FOM: Einstein, Godel, Turing, Hardy

Martin Davis martin at
Sat Jan 15 17:55:14 EST 2000

At 04:36 PM 1/15/00 -0500, Harvey Friedman wrote:

>His [Einstein's] is an example of the special effectiveness of the 
>foundational approach
>to science. The same is true of other celebrated figures, especially Godel
>and Turing.

It has always been interesting to me to contrast the very different 
philosophical attitudes of Einstein and Gödel. Einstein was heavily 
influenced by the empiricist "positivistic" approach of Ernst Mach that 
provided the background from which he subjected notions like simultaneity 
(that has previously been simply taken for granted) to a penetrating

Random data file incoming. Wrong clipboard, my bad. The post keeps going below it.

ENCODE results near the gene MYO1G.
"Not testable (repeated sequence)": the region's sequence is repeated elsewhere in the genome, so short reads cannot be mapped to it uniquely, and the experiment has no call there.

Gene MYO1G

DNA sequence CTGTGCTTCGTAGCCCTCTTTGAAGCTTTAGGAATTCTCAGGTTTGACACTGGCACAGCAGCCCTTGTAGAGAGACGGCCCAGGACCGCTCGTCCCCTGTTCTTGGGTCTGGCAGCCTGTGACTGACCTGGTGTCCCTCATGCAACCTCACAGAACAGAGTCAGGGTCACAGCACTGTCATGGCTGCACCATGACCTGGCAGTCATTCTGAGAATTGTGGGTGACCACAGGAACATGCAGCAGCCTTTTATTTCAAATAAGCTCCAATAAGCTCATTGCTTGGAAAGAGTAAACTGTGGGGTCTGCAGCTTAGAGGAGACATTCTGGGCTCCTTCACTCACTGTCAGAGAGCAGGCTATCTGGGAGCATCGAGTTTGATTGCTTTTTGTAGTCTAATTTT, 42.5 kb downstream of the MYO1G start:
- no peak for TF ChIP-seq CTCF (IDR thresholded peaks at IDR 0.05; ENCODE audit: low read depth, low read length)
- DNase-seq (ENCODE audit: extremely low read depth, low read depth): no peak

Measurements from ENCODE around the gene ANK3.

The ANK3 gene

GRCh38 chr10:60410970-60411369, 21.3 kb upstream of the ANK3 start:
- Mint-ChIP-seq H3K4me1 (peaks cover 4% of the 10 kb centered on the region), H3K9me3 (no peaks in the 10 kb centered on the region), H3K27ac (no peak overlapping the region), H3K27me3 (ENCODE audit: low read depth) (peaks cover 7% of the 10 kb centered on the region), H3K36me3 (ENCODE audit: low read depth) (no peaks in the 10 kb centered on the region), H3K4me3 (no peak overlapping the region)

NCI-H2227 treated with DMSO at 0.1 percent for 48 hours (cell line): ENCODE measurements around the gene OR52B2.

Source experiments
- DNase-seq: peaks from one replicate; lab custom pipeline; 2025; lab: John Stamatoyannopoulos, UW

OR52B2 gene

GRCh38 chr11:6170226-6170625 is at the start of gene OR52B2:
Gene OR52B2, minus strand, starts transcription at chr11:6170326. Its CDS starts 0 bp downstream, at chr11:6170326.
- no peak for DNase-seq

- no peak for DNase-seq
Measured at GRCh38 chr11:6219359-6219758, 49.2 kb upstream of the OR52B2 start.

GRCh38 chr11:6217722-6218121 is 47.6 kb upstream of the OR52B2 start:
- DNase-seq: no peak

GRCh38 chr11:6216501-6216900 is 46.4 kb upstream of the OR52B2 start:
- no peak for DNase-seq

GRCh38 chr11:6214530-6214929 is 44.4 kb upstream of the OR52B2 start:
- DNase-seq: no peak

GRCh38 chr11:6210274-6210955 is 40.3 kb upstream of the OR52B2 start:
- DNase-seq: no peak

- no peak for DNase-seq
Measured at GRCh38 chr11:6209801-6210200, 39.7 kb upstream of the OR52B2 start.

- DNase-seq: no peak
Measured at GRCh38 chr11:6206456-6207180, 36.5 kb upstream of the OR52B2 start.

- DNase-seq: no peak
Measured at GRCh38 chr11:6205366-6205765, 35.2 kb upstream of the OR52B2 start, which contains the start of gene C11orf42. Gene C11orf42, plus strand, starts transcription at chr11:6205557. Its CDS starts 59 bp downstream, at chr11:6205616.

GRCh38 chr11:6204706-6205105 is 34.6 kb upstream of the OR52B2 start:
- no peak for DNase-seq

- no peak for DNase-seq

foundational analysis. Gödel, on the other hand, was reacting against the 
positivistic mood of the Vienna Circle in being prepared to use 
non-constructive methods in his proof of completeness of first-order logic, 
and especially in his willingness to consider a notion of arithmetic truth 
separate from provability. There is less to go on in understanding Turing's 
philosophical standpoint, but it does seem that his foundational analysis 
of what it means to compute something was aided by a mechanistic view of 
the human mentality.

Martin Davis

                           Martin Davis
                    Visiting Scholar UC Berkeley
                      Professor Emeritus, NYU
                          martin at
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